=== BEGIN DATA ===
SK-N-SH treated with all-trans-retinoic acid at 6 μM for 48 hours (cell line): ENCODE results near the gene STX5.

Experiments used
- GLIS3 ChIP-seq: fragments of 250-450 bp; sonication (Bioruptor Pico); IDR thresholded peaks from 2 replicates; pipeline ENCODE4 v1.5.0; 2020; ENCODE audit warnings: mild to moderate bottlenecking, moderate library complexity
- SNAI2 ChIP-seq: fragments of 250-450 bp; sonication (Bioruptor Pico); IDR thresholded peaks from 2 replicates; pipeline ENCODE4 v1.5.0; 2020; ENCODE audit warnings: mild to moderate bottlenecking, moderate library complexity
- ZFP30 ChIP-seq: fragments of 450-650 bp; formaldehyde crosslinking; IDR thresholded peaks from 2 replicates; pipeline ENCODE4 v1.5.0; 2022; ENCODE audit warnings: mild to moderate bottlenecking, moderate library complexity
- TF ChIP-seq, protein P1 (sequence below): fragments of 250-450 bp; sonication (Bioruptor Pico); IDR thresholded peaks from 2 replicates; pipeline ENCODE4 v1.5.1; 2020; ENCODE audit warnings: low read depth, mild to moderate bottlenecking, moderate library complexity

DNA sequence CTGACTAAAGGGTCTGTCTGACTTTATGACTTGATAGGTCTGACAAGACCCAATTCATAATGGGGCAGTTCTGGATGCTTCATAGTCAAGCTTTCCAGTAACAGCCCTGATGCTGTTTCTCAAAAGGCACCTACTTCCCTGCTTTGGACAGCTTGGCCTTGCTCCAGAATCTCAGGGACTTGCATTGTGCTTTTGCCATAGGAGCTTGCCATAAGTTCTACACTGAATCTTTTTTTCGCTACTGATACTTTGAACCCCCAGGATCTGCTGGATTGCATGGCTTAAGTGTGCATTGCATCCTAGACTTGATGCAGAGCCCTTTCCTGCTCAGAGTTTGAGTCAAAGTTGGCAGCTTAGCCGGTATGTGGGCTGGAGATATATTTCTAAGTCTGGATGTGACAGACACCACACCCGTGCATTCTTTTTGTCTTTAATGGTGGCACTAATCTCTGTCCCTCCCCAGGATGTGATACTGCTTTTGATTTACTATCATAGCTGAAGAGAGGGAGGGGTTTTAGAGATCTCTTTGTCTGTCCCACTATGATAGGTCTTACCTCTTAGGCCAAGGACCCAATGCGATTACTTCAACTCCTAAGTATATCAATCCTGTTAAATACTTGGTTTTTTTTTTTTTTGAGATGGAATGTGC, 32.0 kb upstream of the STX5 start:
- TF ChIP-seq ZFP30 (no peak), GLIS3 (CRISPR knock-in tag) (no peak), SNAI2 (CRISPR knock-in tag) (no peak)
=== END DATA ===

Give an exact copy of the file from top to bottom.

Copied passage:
SK-N-SH treated with all-trans-retinoic acid at 6 μM for 48 hours (cell line): ENCODE results near the gene STX5.

Experiments used
- GLIS3 ChIP-seq: fragments of 250-450 bp; sonication (Bioruptor Pico); IDR thresholded peaks from 2 replicates; pipeline ENCODE4 v1.5.0; 2020; ENCODE audit warnings: mild to moderate bottlenecking, moderate library complexity
- SNAI2 ChIP-seq: fragments of 250-450 bp; sonication (Bioruptor Pico); IDR thresholded peaks from 2 replicates; pipeline ENCODE4 v1.5.0; 2020; ENCODE audit warnings: mild to moderate bottlenecking, moderate library complexity
- ZFP30 ChIP-seq: fragments of 450-650 bp; formaldehyde crosslinking; IDR thresholded peaks from 2 replicates; pipeline ENCODE4 v1.5.0; 2022; ENCODE audit warnings: mild to moderate bottlenecking, moderate library complexity
- TF ChIP-seq, protein P1 (sequence below): fragments of 250-450 bp; sonication (Bioruptor Pico); IDR thresholded peaks from 2 replicates; pipeline ENCODE4 v1.5.1; 2020; ENCODE audit warnings: low read depth, mild to moderate bottlenecking, moderate library complexity

DNA sequence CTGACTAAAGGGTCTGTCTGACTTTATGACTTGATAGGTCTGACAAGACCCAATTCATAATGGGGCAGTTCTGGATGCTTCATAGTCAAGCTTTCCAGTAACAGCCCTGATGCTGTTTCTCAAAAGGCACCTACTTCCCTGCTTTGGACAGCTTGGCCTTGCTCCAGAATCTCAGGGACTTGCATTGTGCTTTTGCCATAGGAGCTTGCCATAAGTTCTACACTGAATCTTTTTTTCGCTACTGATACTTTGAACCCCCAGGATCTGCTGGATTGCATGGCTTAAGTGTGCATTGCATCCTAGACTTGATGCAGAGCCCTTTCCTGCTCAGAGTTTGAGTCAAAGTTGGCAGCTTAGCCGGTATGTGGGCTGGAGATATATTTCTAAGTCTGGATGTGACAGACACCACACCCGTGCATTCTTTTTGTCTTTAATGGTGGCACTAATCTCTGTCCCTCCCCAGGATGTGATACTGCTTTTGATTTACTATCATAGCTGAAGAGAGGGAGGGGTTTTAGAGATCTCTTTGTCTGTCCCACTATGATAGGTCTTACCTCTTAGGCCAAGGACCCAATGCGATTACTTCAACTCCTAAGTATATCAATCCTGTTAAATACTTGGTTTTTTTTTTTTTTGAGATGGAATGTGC, 32.0 kb upstream of the STX5 start:
- TF ChIP-seq ZFP30 (no peak), GLIS3 (CRISPR knock-in tag) (no peak), SNAI2 (CRISPR knock-in tag) (no peak)